Piper Jaffray’s Gene Munster has weighed in on the much discussed missing iPhones issue, and has a different take than Bernstein’s Toni Sacconaghi.
To review: At MacWorld on January 15, Apple (NASDAQ:AAPL) CEO Steve Jobs announced that had sold 4 million iPhones to date. Then Thursday, in a post-earnings conference call, AT&T (NYSE:T) CFO Rick Linder said Ma Bell had registered about 2 million iPhones through December 31 (see full transcript). That raised an obvious question: what happened to the other 2 million iPhones?
Sacconaghi yesterday went to work puzzling it out. He noted that there were 3.7 million iPhones sold through December 31, leaving 1.7 million not registered through AT&T. He estimated 350,000 have been sold in Europe, dropping the unregistered total to around 1.35 million. He estimated that about 20% of the rest had been “unlocked” and were being used on other networks, with the rest in inventory with AT&T and the company’s European distribution partners. He calculated there were somewhere between 150-200 phones in inventory for every non-Apple retailer. And he concluded that the data suggests iPhone sales are not as robust as Apple’s sales data implies, and that March sales could disappoint as the market soaks up the current inventory.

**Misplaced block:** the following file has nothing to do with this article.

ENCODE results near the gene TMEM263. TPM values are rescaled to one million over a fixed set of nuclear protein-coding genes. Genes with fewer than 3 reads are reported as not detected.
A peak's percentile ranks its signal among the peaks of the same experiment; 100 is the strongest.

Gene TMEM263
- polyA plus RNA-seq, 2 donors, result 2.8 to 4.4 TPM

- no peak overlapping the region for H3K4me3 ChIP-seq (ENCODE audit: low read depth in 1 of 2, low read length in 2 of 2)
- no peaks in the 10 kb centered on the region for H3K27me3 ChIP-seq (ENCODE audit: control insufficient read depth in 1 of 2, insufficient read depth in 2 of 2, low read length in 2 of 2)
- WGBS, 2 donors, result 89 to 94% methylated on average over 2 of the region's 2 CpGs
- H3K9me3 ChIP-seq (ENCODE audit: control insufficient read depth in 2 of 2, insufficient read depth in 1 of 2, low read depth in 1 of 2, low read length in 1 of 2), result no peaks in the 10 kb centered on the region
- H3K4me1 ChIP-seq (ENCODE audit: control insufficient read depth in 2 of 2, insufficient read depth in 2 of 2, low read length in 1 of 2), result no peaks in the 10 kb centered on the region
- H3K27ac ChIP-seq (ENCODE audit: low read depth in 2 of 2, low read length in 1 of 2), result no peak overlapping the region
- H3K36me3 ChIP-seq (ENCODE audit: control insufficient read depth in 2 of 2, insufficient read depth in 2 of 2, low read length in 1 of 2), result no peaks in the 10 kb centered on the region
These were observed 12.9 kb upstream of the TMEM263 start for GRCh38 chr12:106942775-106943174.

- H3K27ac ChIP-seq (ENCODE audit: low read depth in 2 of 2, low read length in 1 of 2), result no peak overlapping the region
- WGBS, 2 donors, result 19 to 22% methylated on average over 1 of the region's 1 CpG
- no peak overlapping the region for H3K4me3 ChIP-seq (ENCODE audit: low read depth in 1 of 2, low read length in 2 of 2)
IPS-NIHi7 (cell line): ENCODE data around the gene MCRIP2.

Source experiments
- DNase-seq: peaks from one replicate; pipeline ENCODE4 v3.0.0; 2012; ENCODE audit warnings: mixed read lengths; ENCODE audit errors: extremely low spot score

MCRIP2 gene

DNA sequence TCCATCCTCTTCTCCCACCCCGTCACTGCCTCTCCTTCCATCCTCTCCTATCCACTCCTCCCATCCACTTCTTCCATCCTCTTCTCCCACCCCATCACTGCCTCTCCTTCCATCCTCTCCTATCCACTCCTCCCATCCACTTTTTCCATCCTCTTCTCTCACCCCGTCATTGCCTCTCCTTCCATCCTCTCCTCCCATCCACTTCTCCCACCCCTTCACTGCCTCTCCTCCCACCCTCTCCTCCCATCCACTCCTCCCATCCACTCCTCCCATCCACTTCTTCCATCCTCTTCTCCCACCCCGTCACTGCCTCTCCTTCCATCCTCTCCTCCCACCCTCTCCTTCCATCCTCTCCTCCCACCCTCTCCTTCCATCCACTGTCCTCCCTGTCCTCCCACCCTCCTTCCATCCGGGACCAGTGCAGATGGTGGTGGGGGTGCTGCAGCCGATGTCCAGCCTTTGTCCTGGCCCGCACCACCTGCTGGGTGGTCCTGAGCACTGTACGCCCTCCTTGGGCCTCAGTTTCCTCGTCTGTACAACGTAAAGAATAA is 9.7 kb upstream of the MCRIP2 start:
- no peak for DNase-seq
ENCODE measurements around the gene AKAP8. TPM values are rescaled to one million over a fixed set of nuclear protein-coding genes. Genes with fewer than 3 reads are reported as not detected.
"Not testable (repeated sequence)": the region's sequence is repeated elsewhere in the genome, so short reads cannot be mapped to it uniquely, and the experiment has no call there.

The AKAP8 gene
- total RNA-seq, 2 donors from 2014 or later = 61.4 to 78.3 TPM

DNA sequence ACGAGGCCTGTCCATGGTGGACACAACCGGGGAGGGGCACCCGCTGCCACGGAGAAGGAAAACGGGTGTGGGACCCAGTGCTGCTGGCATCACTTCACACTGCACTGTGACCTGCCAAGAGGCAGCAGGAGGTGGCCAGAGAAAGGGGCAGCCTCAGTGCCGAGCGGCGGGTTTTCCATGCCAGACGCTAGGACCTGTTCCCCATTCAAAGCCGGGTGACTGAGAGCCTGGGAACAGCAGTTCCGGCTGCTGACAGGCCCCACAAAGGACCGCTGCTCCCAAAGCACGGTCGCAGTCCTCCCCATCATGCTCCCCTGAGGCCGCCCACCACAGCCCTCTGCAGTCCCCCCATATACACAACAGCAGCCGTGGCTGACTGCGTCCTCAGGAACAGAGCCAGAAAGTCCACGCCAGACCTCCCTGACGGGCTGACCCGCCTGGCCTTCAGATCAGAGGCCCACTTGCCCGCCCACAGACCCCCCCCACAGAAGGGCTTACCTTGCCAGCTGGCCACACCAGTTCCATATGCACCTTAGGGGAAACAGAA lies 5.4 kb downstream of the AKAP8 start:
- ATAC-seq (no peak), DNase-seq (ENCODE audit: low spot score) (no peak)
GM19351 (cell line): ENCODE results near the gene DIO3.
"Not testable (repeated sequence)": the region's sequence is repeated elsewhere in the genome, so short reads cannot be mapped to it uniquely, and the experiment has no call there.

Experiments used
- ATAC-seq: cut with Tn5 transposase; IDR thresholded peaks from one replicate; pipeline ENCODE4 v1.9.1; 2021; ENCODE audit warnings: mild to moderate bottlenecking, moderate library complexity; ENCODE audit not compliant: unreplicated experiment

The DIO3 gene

OK. Now Munster’s take. He likewise uses 350,000 as the number sold in Europe. But he assumes that 25% of U.S. phones sold have been unlocked. That would be 838,000 phones. That leaves 2.5125 million phones eligible for activation. Back out the 2 million we know are activated, and you get inventory of 512,500 phones. Munster contends normal channel inventory for the phone is five weeks. If that is true here, it would imply sales of about 100,000 phones a week. Which would suggest annual sales of 5.3 million. Apple has said it will sell 10 million iPhones in 2008. Ergo, Munster’s logic would imply no excess inventory.
Hard to know who is right about the number of unlocked phones versus the number of phones in inventory. High numbers of phones in inventory would suggest the issues Sacconaghi raises. Very high numbers of phones sold and then unlocked suggests a different problem: lower back-end revenue for Apple. The company gets considerable revenue from AT&T on the back end. Munster himself has previously estimated that Apple gets $18 a month for every iPhone user that signs up. That comes to $432 over the course of the required two-year contract. If you use Munster’s figure of 838,000 phones sold but unlocked, and multiply by $432, that is $362 million in lost revenue.
Apple on Friday fell $5.59, or 4.1%, to $130.01. The stock fell 19% for the four-day week, and is now down 34% since the end of 2007.